THE ELEGANCE OF THE HEDGEHOG
by Muriel Barbery
translated by Alison Anderson
(May 2009, £7.99, 320 pages)
by Muriel Barbery
translated by Alison Anderson
(May 2010, £6.99, 136 pages)
I read The Gourmet (published in the U.S. as Gourmet Rhapsody ) when I was in bed with tonsillitis. This is not extraneous atmosphere-building information designed to humanise the reviewer – if you suffer from recurrent tonsillitis, you will know this immediately, because nothing is more likely to make someone stop reading literary webzines, rush off to take vitamin C, and aerate the bedroom than being reminded of those vile days when swallowing brings tears to the eyes and the whole world is distorted through a fog of misery (extraneous humanising information – I am rubbish at being ill). In this state, a book about delicate French food might seem an odd choice. But it was short, it had a jolly cover, and the journey to the bookshop stocked with trashy fiction was beyond contemplation. So I set to it, having originally judged the cover favourably by the least justifiable criteria – trendily embossed Art Nouveau typeface and fulsome reviews from sophisticated-sounding French magazine editors.
The thing about tonsillitis (I promise I won’t mention it again) is that it doesn’t encourage you to engage much with the written word, unless it’s the instructions on painkiller packets. However, reading The Gourmet I was gripped with the sort of joyous abandonment I thought had peaked when reading ‘Anne of Green Gables’ at the bottom of the garden in childhood summers, ignoring my family and eating forbidden biscuits. Principally, the main character in The Gourmet is wonderfully unsympathetic. He is arrogant, self-obsessed, cruel and blind – nevertheless, we wait breathlessly for his next pronouncement, the next wrinkle that emerges in his character. It’s tough to pull off a bastard as your hero, especially if he is old and fat rather than young and sexy – but Barbery does it with a confidence and sensitivity that I like to think is particularly Gallic. The fact that this is her first novel is enough to make one give up on the writing lark altogether, but that’s another story.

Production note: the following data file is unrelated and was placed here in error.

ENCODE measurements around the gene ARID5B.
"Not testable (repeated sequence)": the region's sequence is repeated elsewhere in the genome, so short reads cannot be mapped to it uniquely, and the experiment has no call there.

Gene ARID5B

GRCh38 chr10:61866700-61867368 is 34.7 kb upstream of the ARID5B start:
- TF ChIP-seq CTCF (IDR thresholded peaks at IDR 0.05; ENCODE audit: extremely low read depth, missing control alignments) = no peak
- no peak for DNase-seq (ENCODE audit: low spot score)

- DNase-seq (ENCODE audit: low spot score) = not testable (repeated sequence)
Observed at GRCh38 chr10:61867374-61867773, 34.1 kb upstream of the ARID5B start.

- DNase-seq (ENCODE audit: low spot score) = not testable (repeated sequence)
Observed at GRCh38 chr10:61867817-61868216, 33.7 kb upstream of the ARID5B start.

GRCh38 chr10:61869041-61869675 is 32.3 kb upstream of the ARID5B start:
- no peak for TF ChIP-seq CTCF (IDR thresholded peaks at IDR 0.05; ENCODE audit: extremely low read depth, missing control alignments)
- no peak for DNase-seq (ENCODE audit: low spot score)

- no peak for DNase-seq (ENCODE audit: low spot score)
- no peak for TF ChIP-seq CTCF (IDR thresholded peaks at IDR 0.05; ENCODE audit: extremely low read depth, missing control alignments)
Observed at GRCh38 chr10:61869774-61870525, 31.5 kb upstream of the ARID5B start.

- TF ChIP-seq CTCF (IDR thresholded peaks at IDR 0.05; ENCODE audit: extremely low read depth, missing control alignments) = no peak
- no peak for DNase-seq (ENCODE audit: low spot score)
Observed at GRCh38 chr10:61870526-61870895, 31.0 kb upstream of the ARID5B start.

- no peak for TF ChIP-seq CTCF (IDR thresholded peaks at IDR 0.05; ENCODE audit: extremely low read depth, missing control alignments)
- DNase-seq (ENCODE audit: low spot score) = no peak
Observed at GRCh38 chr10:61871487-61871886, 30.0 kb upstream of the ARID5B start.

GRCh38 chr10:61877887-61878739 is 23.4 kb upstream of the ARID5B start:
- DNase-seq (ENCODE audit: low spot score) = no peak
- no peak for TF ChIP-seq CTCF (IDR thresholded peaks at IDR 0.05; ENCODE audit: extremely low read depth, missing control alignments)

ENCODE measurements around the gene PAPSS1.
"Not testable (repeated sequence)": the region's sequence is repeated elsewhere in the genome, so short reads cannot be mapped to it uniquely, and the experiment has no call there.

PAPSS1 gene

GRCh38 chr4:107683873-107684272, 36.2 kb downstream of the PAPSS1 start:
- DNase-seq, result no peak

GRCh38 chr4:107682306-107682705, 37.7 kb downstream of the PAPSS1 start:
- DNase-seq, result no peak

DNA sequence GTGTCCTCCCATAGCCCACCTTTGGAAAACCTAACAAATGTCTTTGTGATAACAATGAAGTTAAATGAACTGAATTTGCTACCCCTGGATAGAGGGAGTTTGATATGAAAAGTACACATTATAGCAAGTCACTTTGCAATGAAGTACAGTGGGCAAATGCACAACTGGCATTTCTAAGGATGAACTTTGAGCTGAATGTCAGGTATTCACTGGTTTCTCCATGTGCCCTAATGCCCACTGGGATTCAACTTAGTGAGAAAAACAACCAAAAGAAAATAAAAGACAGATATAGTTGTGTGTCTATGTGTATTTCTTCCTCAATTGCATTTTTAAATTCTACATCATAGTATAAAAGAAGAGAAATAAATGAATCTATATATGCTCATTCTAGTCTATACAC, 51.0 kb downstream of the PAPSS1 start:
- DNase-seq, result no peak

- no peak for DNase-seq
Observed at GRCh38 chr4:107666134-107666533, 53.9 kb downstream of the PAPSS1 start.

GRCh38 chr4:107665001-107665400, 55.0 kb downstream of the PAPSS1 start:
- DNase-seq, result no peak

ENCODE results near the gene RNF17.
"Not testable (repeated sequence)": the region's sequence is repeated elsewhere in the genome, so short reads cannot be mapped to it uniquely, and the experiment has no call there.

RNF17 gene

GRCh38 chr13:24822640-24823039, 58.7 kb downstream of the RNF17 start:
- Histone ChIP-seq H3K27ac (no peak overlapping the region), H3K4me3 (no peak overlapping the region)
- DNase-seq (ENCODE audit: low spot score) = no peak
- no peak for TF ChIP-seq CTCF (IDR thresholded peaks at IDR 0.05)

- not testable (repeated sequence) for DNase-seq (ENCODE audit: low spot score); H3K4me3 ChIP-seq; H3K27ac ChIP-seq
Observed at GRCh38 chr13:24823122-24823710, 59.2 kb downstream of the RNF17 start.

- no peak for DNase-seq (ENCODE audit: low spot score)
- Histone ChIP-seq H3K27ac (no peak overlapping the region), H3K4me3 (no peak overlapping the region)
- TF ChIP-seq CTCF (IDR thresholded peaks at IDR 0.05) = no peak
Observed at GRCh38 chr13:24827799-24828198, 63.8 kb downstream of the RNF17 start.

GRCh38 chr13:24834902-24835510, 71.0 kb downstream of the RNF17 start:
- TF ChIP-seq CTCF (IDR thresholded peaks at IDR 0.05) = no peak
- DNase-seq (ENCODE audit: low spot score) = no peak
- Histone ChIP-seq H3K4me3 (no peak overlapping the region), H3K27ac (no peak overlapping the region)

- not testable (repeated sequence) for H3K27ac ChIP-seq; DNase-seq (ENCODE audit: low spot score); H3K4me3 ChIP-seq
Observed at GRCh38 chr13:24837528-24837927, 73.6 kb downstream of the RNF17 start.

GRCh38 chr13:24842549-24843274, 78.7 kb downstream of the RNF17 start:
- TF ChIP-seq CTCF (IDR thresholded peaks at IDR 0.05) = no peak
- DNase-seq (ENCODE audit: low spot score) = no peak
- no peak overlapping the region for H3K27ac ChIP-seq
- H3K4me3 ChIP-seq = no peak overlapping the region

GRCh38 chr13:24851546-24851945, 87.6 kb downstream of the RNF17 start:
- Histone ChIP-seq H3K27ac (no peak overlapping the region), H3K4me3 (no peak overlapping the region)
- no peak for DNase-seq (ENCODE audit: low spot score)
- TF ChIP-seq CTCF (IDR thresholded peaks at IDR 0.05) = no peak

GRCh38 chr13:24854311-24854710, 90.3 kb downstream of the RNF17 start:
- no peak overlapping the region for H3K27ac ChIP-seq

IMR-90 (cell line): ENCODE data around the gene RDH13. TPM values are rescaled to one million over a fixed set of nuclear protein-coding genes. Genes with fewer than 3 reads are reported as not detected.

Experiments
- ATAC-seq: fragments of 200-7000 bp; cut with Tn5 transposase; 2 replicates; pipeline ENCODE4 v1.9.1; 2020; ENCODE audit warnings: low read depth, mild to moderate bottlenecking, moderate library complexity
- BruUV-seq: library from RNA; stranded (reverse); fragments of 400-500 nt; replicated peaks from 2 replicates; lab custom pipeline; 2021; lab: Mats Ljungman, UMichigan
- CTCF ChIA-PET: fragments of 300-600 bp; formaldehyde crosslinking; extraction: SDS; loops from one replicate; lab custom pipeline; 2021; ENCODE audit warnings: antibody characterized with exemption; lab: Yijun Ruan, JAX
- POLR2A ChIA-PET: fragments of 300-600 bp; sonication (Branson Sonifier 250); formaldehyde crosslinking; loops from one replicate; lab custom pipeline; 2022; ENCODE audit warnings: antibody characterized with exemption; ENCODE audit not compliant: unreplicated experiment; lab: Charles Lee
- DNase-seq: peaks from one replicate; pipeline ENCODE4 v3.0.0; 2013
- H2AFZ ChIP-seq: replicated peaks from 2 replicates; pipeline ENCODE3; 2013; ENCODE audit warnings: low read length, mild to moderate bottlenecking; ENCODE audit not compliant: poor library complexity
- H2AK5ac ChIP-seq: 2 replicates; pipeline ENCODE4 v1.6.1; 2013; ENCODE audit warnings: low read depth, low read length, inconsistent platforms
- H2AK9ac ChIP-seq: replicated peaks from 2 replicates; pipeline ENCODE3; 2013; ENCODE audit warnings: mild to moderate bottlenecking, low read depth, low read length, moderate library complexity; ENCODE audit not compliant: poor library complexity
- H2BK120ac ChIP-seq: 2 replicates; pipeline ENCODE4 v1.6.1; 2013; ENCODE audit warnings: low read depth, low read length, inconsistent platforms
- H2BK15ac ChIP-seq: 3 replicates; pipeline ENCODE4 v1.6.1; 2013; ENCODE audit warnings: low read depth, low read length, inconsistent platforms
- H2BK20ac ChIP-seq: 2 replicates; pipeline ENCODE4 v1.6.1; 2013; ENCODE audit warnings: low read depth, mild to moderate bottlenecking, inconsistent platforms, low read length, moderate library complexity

The bastard Gourmet is Pierre Arthens, dying in his apartment on Rue de Grenelle in Paris at the end of a stellar career as a food critic and all-round offence to humanity. He cheats on his wife, aggressively alienates his children and is a horrendous, inexcusable snob, all the while maintaining his superior veneer of taste and cultivation. All this emerges only in fragments, as he, his family, and friends tell his story. He is dying, and he knows it – but more urgently, he knows that there is a dish that he must taste once more before he leaves this world, and which eludes him. This is the story of his quest to remember, in the process exploring some of the finest meals and most telling memories in a life of extravagant epicureanism, be it a tomato from an aunt’s kitchen garden or the most elevated restaurant meal France has to offer. It is impossible not to be charmed, moved, and full of resolutions to eat better.
After The Gourmet, there is The Elegance of the Hedgehog. We are back on Rue de Grenelle and Pierre Arthens is still dying. Thank goodness, mutters the building’s concierge. Renée is small and plump, always dressed in black, with bunions on her feet, pots of coarse casserole on her stove and a cat in her armchair. But what no one in the building realises is that she is probably better educated than all of its self-important residents, and that their concierge has carefully cultivated her stereotypical image. She excoriates phenomenology while watering the plants, and shuts her inner door at night to secretly watch magical Japanese films.
There are souls in the building, however, who find a way behind her façade: twelve-year-old Paloma, possessed of unusual intelligence and a carefully drawn-out plan to kill herself; blue-blooded Portuguese cleaner Manuela, whose kindness knows no bounds; and the mysterious new Japanese resident, Monsieur Ozu, who buys the Arthens’ apartment. Slowly, through chance and attraction and the power of ideas, Renée’s life changes. Wit, friendship, sadness, loss and beauty in this world become hers – and, by extension, ours. Suffice to say, it is an extraordinary book, both luminously intelligent and completely gripping.
If I go on much longer about Barbery’s novels, the good people at this will cut me off. But please – beg, borrow or steal these books, and consume them, preferably at the bottom of your garden and in excellent health. You deserve it – we all do, once in a while.